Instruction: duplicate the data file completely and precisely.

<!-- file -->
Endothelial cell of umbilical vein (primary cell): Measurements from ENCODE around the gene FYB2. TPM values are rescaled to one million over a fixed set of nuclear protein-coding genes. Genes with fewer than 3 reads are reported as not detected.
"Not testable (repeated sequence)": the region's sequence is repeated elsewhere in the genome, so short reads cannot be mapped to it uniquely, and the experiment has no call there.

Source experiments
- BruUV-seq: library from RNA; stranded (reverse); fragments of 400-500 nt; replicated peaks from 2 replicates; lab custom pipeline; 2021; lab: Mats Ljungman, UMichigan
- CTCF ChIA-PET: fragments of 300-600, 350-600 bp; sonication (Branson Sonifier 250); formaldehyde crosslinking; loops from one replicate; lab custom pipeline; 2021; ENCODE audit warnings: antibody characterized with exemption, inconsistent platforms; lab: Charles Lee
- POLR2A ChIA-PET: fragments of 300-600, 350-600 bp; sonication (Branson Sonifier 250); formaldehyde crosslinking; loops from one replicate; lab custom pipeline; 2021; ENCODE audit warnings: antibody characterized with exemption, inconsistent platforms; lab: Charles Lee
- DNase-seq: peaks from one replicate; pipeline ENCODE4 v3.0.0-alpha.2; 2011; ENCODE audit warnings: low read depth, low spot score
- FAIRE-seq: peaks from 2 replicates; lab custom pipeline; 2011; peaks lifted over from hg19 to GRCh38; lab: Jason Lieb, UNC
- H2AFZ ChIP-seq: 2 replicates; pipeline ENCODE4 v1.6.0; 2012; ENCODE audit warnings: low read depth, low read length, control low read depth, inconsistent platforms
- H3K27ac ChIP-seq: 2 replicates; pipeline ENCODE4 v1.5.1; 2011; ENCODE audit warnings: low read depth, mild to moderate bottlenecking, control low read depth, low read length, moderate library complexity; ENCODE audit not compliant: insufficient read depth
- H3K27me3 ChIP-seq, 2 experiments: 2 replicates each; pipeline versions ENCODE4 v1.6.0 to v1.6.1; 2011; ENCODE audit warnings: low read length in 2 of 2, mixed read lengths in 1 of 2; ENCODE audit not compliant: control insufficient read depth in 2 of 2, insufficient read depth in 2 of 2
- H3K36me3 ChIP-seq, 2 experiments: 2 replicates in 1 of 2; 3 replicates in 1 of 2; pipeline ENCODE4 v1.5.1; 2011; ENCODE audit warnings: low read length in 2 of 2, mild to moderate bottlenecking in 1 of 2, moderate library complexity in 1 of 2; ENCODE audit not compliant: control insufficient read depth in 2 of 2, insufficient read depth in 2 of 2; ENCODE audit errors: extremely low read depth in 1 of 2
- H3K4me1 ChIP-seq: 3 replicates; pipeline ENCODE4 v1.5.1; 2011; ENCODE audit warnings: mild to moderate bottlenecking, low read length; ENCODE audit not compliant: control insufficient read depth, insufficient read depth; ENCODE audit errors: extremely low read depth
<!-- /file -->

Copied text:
Endothelial cell of umbilical vein (primary cell): Measurements from ENCODE around the gene FYB2. TPM values are rescaled to one million over a fixed set of nuclear protein-coding genes. Genes with fewer than 3 reads are reported as not detected.
"Not testable (repeated sequence)": the region's sequence is repeated elsewhere in the genome, so short reads cannot be mapped to it uniquely, and the experiment has no call there.

Source experiments
- BruUV-seq: library from RNA; stranded (reverse); fragments of 400-500 nt; replicated peaks from 2 replicates; lab custom pipeline; 2021; lab: Mats Ljungman, UMichigan
- CTCF ChIA-PET: fragments of 300-600, 350-600 bp; sonication (Branson Sonifier 250); formaldehyde crosslinking; loops from one replicate; lab custom pipeline; 2021; ENCODE audit warnings: antibody characterized with exemption, inconsistent platforms; lab: Charles Lee
- POLR2A ChIA-PET: fragments of 300-600, 350-600 bp; sonication (Branson Sonifier 250); formaldehyde crosslinking; loops from one replicate; lab custom pipeline; 2021; ENCODE audit warnings: antibody characterized with exemption, inconsistent platforms; lab: Charles Lee
- DNase-seq: peaks from one replicate; pipeline ENCODE4 v3.0.0-alpha.2; 2011; ENCODE audit warnings: low read depth, low spot score
- FAIRE-seq: peaks from 2 replicates; lab custom pipeline; 2011; peaks lifted over from hg19 to GRCh38; lab: Jason Lieb, UNC
- H2AFZ ChIP-seq: 2 replicates; pipeline ENCODE4 v1.6.0; 2012; ENCODE audit warnings: low read depth, low read length, control low read depth, inconsistent platforms
- H3K27ac ChIP-seq: 2 replicates; pipeline ENCODE4 v1.5.1; 2011; ENCODE audit warnings: low read depth, mild to moderate bottlenecking, control low read depth, low read length, moderate library complexity; ENCODE audit not compliant: insufficient read depth
- H3K27me3 ChIP-seq, 2 experiments: 2 replicates each; pipeline versions ENCODE4 v1.6.0 to v1.6.1; 2011; ENCODE audit warnings: low read length in 2 of 2, mixed read lengths in 1 of 2; ENCODE audit not compliant: control insufficient read depth in 2 of 2, insufficient read depth in 2 of 2
- H3K36me3 ChIP-seq, 2 experiments: 2 replicates in 1 of 2; 3 replicates in 1 of 2; pipeline ENCODE4 v1.5.1; 2011; ENCODE audit warnings: low read length in 2 of 2, mild to moderate bottlenecking in 1 of 2, moderate library complexity in 1 of 2; ENCODE audit not compliant: control insufficient read depth in 2 of 2, insufficient read depth in 2 of 2; ENCODE audit errors: extremely low read depth in 1 of 2
- H3K4me1 ChIP-seq: 3 replicates; pipeline ENCODE4 v1.5.1; 2011; ENCODE audit warnings: mild to moderate bottlenecking, low read length; ENCODE audit not compliant: control insufficient read depth, insufficient read depth; ENCODE audit errors: extremely low read depth